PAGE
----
Jun 14, 2018

Progress remains elusive for women in India

A protest against rape culture in Mumbai. Photo: Praful Gangurde/Hindustan Times via Getty Images

India is the world’s largest democracy, a hub for economic growth and innovation, and, by some measures, one of the worst places on earth to be a woman.

The big picture: Policy changes to improve conditions for women are starting to take effect, but repressive cultural norms make progress slow. In fact, as India's economy has grown, women's labor force participation has actually declined. That's unusual for a rapidly developing economy, according to Shamika Ravi of Brookings India. "It's about safety," she says.

"Accessing the job market requires good safe public transport and work spaces," Ravi explains. And parts of the country remain extremely unsafe, with the capital, Delhi, being among the worst.

  • Horrific stories of rape and violence against women and girls in India have made headlines around the world, most recently when an 8-year-old Muslim girl was raped and murdered in Kashmir and some Hindu nationalist politicians stood by the accused.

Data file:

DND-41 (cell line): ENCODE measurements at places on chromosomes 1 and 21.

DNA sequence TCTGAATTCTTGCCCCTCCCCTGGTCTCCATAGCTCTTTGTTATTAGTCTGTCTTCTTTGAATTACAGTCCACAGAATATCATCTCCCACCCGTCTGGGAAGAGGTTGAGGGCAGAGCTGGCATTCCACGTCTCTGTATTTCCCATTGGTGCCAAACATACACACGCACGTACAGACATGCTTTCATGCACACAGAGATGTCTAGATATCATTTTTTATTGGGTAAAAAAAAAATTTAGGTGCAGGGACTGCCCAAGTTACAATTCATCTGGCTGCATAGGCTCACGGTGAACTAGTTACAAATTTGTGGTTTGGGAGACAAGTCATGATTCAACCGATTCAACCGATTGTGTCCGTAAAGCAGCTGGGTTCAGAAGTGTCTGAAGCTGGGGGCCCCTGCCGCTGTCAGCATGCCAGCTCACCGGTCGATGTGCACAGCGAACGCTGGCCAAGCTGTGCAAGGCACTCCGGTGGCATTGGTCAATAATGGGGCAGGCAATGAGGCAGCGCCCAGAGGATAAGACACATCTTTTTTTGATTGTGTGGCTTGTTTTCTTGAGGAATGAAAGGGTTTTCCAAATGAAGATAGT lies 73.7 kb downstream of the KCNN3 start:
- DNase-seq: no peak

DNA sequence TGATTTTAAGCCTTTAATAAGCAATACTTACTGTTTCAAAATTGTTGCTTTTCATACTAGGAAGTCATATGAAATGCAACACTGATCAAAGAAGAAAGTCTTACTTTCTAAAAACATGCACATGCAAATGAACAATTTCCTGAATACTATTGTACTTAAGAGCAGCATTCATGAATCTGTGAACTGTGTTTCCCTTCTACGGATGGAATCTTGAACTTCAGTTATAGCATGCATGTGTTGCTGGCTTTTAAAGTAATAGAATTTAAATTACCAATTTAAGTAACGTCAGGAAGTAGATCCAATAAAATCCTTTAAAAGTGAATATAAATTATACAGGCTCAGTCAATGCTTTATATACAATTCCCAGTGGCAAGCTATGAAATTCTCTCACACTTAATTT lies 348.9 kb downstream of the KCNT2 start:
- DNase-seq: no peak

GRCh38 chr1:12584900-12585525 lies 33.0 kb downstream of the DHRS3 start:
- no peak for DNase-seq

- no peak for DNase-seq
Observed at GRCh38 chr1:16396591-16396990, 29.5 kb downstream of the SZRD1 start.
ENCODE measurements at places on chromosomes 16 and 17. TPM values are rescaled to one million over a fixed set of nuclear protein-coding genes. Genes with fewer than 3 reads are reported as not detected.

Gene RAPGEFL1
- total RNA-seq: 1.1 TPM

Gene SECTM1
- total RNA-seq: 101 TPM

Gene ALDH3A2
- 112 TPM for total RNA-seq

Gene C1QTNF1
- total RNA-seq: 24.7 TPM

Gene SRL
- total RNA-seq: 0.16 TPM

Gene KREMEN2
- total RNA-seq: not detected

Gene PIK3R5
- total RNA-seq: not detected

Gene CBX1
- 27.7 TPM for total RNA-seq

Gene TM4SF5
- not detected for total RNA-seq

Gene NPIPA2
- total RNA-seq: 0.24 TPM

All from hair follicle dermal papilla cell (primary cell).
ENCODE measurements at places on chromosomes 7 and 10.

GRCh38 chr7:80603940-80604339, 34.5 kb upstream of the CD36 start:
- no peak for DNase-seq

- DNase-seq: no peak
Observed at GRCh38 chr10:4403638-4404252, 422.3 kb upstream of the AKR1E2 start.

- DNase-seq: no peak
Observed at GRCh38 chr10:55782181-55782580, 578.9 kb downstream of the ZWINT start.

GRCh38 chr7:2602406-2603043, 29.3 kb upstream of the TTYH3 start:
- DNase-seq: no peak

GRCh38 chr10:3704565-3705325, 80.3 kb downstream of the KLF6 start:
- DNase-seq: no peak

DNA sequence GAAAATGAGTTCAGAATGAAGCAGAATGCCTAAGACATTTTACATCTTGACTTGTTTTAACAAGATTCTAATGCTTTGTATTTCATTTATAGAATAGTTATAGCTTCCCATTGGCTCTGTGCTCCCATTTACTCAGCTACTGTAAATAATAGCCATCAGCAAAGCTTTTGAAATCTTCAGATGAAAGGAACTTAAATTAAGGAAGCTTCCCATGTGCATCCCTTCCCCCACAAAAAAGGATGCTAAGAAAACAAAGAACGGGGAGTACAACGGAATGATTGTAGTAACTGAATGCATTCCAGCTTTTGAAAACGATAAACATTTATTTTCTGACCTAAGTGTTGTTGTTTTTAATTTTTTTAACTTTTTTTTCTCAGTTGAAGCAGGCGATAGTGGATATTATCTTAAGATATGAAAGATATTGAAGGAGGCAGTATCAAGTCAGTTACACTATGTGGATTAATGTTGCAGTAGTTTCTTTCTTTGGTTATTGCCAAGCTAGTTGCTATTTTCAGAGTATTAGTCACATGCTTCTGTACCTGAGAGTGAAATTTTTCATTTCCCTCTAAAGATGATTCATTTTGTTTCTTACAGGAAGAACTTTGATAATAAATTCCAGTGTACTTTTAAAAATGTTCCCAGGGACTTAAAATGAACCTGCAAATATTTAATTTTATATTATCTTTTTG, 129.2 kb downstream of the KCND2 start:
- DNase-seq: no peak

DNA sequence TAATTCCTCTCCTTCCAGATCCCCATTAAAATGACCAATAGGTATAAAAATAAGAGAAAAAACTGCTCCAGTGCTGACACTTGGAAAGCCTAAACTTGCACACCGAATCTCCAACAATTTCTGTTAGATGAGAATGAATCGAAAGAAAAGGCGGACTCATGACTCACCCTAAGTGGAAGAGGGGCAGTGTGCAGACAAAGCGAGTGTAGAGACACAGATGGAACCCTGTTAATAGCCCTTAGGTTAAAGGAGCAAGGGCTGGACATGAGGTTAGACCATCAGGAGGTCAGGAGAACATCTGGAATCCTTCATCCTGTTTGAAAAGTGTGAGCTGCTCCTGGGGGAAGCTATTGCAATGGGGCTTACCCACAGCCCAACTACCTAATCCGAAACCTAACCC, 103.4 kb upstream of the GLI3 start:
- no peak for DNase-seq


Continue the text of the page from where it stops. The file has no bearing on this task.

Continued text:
• Rates of violent crime against women have gone up, though that's largely due to an increase in the reporting of rapes, says Ravi. For decades, rapes would go unreported, especially in rural India, because women feared they would be ostracized.
Steady, but slow, progress

Prime Minister Narendra Modi has made improving the condition for women in India a priority, says Ravi.

  • Beti bachao, Beti padhao, which means "Save our daughters, teach our daughters," is his flagship initiative for women and girls.
  • At the village level — in local "Panchayats" — 50% of seats in governing bodies are reserved for women. There's a bill to make that the standard at state and national levels, too — and it has the support of the ruling party.
  • India's toilet initiative, under which the government is trying to install 75 million public toilets by 2019, is not on its face a women's rights move, but it will increase women's access to sanitation materials, Ravi says. There's also a national effort to provide pregnant women with healthy food options.

But policy changes can only go so far to address the problem. The bigger issue is deep-seated cultural biases against women, Ravi says.

  • Due to high rates of female infanticide in rural areas (families value male babies more than female babies), India has a serious sex ratio problem. Men outnumber women by tens of millions, reports the Washington Post.
  • "The consequences of having too many men, now coming of age, are far-reaching: Beyond an epidemic of loneliness, the imbalance distorts labor markets ... and parallels increases in violent crime, trafficking or prostitution in a growing number of locations," the Post's Simon Denyer and Annie Gowan write.

One piece of good news: The rate of child marriage for Indian girls has fallen significantly, due in part to the fact that more girls are getting an education.

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